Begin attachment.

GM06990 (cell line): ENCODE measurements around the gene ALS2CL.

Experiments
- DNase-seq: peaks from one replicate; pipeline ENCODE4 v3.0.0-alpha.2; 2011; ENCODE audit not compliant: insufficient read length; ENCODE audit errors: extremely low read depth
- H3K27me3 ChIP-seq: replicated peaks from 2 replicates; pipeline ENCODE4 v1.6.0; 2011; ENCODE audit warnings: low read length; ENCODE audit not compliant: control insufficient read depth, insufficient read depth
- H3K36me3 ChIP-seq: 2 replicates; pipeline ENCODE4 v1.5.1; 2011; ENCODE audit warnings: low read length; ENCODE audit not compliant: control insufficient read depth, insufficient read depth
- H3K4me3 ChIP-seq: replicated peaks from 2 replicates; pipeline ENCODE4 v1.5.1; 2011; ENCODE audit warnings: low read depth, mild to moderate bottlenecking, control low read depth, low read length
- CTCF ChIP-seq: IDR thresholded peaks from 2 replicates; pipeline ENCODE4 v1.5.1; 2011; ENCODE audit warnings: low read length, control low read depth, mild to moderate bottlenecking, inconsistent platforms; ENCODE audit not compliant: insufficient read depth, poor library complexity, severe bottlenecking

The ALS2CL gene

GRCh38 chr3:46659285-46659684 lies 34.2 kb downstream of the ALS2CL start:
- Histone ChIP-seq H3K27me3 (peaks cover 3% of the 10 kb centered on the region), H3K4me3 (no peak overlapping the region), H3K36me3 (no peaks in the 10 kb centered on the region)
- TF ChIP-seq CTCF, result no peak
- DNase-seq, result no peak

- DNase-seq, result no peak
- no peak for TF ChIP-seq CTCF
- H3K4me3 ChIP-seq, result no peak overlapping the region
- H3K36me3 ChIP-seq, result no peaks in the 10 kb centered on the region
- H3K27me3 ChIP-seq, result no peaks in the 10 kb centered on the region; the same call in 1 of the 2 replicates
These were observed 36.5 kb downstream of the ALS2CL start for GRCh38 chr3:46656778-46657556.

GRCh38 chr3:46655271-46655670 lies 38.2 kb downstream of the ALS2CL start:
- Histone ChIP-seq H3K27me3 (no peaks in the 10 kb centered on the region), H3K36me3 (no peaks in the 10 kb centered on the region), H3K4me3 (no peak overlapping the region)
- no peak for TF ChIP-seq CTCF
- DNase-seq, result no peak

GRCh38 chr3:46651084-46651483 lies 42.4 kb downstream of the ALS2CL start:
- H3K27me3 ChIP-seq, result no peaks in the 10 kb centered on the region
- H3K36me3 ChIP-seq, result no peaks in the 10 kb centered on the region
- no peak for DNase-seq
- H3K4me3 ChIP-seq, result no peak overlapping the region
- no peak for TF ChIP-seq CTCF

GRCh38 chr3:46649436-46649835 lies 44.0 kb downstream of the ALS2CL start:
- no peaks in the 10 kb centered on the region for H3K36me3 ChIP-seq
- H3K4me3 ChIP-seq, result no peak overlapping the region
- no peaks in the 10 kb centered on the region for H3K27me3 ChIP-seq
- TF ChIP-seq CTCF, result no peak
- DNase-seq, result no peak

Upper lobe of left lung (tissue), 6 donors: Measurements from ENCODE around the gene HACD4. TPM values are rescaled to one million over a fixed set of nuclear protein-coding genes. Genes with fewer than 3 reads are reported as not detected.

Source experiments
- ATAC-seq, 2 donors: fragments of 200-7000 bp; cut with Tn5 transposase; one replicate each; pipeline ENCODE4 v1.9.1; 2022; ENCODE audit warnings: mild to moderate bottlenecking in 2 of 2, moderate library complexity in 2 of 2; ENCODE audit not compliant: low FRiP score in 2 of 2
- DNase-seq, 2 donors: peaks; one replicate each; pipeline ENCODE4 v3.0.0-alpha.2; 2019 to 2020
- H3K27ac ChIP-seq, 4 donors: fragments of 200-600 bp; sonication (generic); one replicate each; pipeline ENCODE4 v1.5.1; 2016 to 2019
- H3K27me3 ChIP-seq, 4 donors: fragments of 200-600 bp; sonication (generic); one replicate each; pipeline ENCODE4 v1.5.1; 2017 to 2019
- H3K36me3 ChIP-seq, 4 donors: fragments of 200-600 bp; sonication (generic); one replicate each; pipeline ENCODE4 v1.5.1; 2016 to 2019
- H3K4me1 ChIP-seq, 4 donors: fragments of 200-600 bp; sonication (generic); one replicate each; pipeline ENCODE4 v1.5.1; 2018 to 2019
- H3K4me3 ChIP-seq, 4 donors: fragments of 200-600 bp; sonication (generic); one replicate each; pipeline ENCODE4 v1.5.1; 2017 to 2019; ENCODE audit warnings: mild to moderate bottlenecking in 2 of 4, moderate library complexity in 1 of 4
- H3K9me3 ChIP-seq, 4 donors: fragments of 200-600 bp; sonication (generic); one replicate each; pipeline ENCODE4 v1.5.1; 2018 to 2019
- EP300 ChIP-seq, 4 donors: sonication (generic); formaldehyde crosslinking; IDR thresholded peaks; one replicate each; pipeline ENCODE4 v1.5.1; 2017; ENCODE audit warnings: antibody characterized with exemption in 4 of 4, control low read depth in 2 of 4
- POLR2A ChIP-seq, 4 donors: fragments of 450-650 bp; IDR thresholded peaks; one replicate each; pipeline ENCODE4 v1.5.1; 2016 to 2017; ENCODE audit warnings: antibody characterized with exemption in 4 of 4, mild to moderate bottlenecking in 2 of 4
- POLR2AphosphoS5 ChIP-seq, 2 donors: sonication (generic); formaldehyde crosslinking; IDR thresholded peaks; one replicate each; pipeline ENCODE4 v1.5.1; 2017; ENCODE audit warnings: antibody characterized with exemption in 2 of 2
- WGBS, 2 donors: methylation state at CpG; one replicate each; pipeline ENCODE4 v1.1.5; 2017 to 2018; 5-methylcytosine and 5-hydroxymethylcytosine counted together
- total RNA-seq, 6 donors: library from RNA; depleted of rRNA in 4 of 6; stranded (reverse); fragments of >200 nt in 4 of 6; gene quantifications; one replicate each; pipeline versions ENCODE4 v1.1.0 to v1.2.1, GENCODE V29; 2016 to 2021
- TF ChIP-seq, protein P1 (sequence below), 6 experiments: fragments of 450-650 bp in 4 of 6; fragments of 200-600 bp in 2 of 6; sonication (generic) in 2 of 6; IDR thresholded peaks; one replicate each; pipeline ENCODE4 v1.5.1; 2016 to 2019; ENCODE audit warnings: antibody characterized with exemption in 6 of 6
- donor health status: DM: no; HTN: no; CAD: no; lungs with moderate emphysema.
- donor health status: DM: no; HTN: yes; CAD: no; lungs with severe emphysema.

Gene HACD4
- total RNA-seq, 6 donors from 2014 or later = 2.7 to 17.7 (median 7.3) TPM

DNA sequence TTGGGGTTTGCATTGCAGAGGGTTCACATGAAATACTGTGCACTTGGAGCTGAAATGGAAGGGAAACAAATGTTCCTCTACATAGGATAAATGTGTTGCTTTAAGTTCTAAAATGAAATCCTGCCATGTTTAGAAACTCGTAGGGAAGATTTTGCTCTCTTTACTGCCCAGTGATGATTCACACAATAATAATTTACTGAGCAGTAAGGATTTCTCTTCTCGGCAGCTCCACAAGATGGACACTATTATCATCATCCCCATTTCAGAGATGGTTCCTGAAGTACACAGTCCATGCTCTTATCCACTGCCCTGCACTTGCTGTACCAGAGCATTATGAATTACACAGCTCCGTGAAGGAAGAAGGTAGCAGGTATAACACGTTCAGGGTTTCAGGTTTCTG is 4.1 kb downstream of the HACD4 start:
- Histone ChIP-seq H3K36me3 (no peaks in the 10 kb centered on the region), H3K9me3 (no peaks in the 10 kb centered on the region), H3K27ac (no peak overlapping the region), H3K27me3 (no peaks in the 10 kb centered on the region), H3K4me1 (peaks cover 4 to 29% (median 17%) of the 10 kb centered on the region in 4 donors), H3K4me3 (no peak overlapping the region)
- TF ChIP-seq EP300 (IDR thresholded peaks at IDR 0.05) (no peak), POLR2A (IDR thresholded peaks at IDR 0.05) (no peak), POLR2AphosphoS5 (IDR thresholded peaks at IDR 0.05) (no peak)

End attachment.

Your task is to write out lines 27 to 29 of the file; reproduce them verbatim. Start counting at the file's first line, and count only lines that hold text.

- H3K4me3 ChIP-seq, result no peak overlapping the region
- no peak for TF ChIP-seq CTCF

GRCh38 chr3:46649436-46649835 lies 44.0 kb downstream of the ALS2CL start: